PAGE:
In general, here’s how placing crowns on baby teeth works:

  1. A Naperville kids’ dentist will use a local anesthetic to numb your child’s tooth and the surrounding area. We also offer safe sedation dentistry, including nitrous oxide and in-office general anesthesia. We’ll discuss your child’s needs and health history with you in order to decide on the best approach. Once your child is numb and/or sedated, the dentist will remove any decay and shape the tooth so that it will fit beneath the crown. 
  2. If your child is getting a stainless steel crown, the dentist will choose a stainless crown in the correct size. They’ll polish it, fill it with cement and press it onto the prepared tooth before removing any extra cement.
  3. For a composite white crown, the dentist will create the crown by filling a mold with tooth-colored composite material and hardening it with a special curing light. When the crown is complete, they’ll use adhesive to bond it to your child’s tooth.
  4. Once the stainless or composite crown is in place, the dentist will check your child’s bite and make any necessary adjustments for fit and aesthetics.

Find out your options for pediatric stainless steel and white crowns in Naperville 

If your child needs a dental crown, we’ll make the process positive and stress-free. We use the latest technology and tools for more comfortable, squirm-free treatment. Our expert dentists will be able to determine if a stainless steel or white crown is the best choice for your child’s tooth. Schedule a visit at Innovative Pediatric Dentistry in Naperville today! 

tiktok hacks

5 TikTok Hacks That Make Dentists Everywhere Cringe

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tiktok hacks

5 TikTok Hacks That Make Dentists Everywhere Cringe

Sure, TikTok is great for funny videos, fashion ideas and showing off your dance moves, but at-home dental hacks…not so much. While there are dentists on TikTok offering up good advice, the tips and tricks from those who didn’t go to dental school should always be taken with a grain of salt. In fact, some of the popular TikTok dental hacks can actually cause irreversible damage that will be costly and time consuming to fix. Our Naperville kids’ dentists are sharing the smile trends teens (and, well, everyone) should avoid. 

Always See a Dentist First

Before we dive into things like the TikTok teeth shaving hack or DIY teeth whitening, let’s talk about why kids and teens should see a dentist before taking matters into their own hands. While it might seem like, of course, dentists would be against at-home treatments, that’s not the case. We’re all for our patients having an amazing homecare routine.

Yet, there is a reason that after graduating from college, dentists go to dental school for four more years. As specialists, pediatric dentists then spend an additional two to three years in a pediatric dental residency program receiving intensive training in caring for growing smiles. All of this schooling is necessary, because preventing, diagnosing and treating dental issues takes expertise. The teeth, gums and jaws are crucial for chewing and speaking and oral health has a direct impact on overall health.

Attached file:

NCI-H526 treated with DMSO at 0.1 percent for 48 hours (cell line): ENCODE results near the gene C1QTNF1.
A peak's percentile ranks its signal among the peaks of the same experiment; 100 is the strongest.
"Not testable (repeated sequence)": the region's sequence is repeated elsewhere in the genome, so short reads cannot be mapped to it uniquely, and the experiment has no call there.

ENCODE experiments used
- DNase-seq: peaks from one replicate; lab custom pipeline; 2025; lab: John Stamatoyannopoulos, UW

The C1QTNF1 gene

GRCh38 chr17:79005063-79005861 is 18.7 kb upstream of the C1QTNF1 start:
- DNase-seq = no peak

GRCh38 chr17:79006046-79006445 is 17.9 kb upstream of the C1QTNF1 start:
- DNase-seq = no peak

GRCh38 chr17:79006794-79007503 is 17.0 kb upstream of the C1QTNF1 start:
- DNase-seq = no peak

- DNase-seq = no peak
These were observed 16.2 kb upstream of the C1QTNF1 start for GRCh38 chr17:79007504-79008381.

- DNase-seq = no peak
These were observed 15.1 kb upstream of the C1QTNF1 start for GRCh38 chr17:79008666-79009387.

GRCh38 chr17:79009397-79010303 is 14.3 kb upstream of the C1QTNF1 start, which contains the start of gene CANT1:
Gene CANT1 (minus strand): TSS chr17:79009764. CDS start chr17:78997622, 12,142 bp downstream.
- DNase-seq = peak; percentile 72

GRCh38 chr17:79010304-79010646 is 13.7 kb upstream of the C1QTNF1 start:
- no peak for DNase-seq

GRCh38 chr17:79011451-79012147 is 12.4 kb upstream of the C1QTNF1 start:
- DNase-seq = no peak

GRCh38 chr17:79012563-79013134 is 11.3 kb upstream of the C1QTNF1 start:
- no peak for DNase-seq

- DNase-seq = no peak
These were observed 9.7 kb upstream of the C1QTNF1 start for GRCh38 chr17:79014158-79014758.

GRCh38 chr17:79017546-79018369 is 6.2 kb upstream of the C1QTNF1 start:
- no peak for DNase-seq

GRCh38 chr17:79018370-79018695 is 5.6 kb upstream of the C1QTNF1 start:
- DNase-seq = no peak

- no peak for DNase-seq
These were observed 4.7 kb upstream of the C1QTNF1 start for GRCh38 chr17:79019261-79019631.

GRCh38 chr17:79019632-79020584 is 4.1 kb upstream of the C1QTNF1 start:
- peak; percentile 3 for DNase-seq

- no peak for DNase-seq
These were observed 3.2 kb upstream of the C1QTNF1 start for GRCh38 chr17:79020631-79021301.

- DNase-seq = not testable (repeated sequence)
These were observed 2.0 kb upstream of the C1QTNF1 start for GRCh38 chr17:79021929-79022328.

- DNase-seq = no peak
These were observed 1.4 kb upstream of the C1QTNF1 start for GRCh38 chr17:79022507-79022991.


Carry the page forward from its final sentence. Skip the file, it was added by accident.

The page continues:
Any kind of DIY dental treatment can carry serious risks and cause long-term damage. 

So, before attempting TikTok dentist hacks, kids and teens should at least visit a dentist for a consultation. 

5 TikTok Dental Hacks Teens Should Avoid

     1. Shaving Teeth With a Nail File

The TikTok teeth filing trend can cause way more harm than good. The hack involves using a nail file to shave the teeth down and reshape them. While some TikTokers have gained a whole lot of views by shaving their teeth for the camera, teeth filing is dangerous. 

The outer layer of the teeth is called the enamel. This hard protective coating not only gives teeth their white appearance, it also protects the dentin and pulp, the more sensitive inner layers of the teeth, and serves as the first line of defense against bacteria and acids. If you file even just a little bit too much of your enamel off, it leaves the dentin exposed and causes permanent sensitivity. 

In extreme cases, the TikTok teeth filing hack can cause the teeth to become too short or even expose the pulp, which contains the nerve. Damaging the pulp will cause significant pain, as well as infection that could require a root canal to treat. 

If your child or teenager is concerned about the shape or length of their teeth, ask their pediatric dentist. Depending on the situation and whether your child has baby teeth or permanent teeth, the dentist may be able to remove a minimal amount of enamel with a special, sander-like tool or use dental bonding to achieve the desired shape.